Monthly Archives: October 2007

The Artist and the Editor

Songwriters like to talk about the two elements of songwriting, sometimes called inspiration and craft, or the “creative” and the “editor”. This correlates to what we call the “left brain” and “right brain”; the creative side of the brain and the logical side. Call it what you want, but the reality is, both are needed to write a song.

In the last year, I’ve started several songs, but they remained unfinished. I had a musical idea, a few good lines, a rhythm and melody–all of which I liked– but couldn’t seem to get the song finished. Those last few lines just didn’t come.

I figured, OK, the creative part of the songwriter has come up with music and some lyrics, now it’s time to hand it off to the editor. The editor worked many hours trying to get the songs finished, but just couldn’t do it. The artist became impatient and frustrated with the editor: “Hey, I did my part. Why don’t you do your job? I need this song done. Now!”

But, in hindsight, I think that the artist turned the songs over to the editor prematurely. The artist had more work to do. The artist needed to experiment with different melodies, different chords, different lyrics, maybe even a different theme. The artist was trying to make the editor do things that the editor isn’t capable of. Only after the emotional core of the song is worked out, with the melody, music, rhythm, and at least half the lines, can it be handed to the editor to polish and finish. The artist was slacking. Typical artist.

Put another way, I was unconsciously trying to take shortcuts. But in trying to take a shortcut to get the song done, I was actually causing the process to take longer.

I want to thank fellow Denver songwriter John Common for helping me figure this out.

-Rob

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Things I wish someone had told me about songwriting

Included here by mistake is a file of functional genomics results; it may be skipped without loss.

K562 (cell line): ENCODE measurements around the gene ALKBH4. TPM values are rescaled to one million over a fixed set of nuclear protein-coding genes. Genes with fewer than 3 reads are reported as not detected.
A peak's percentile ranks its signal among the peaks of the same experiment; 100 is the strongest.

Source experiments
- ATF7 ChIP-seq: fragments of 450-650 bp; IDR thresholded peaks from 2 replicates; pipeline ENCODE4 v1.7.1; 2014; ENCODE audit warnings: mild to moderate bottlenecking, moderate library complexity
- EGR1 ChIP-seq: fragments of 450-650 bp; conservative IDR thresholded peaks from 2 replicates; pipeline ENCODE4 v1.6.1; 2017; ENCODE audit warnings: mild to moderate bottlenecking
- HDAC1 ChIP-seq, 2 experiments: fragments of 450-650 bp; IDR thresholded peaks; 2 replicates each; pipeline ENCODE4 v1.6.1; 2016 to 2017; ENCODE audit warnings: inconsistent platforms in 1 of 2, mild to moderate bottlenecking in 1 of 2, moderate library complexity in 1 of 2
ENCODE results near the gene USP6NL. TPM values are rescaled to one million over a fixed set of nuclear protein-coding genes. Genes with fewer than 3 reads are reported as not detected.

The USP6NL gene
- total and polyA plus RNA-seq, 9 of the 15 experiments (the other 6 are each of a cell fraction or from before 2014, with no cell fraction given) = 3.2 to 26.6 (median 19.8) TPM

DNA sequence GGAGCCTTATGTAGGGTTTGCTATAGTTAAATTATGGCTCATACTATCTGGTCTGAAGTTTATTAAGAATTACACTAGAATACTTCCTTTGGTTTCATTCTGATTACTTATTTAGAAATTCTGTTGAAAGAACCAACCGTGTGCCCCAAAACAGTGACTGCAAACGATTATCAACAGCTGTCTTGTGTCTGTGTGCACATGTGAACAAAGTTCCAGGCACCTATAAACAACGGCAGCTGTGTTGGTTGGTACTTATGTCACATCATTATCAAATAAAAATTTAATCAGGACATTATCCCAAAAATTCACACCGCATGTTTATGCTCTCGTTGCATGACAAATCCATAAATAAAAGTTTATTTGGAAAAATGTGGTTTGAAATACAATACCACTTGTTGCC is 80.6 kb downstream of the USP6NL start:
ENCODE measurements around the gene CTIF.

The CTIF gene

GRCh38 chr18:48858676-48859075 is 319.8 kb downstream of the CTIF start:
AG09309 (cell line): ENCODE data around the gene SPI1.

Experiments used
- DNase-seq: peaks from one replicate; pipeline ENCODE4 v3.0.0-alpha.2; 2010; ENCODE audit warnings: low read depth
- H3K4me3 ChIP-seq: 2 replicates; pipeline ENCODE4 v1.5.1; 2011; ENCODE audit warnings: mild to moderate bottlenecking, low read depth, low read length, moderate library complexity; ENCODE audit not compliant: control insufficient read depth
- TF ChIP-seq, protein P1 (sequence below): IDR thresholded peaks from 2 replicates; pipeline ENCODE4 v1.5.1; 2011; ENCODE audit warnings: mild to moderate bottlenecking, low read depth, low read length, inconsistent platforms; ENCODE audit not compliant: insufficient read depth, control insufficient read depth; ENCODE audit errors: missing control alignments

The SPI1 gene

I wanted to write songs when I was 18. But I didn’t know how. And didn’t have anybody to go to for advice. I didn’t have any friends who were songwriters. No one in my family was a songwriter. There were no websites and blogs. No books on songwriting, no workshops, no songwriting schools.

I wish somebody back then would have told me these things:

1. Like any other art or craft, you have to learn it, and practice. Songwriters aren’t “born” (well, maybe some are). Most will tell you that it’s the result of hard work.

2. You have to crawl before you can walk, and walk before you can run. Don’t expect your first songs to be great. You learn by doing. Frustration and self-doubt come with the territory.

3. Schedule songwriting sessions. Be disciplined. Show up for work. Put the time in…

4. …but don’t pressure yourself to accomplish anything in those sessions. Have fun, enjoy it. If you put the time in, you *will* get results.

5. Seek out other songwriters. Make friends with them. Ask for advice. Ask for constructive criticism.

I wonder how different my life would have been if someone had told me those things when I was 18? Maybe if I write them here, someone else won’t have to figure them out on their own.

-Rob

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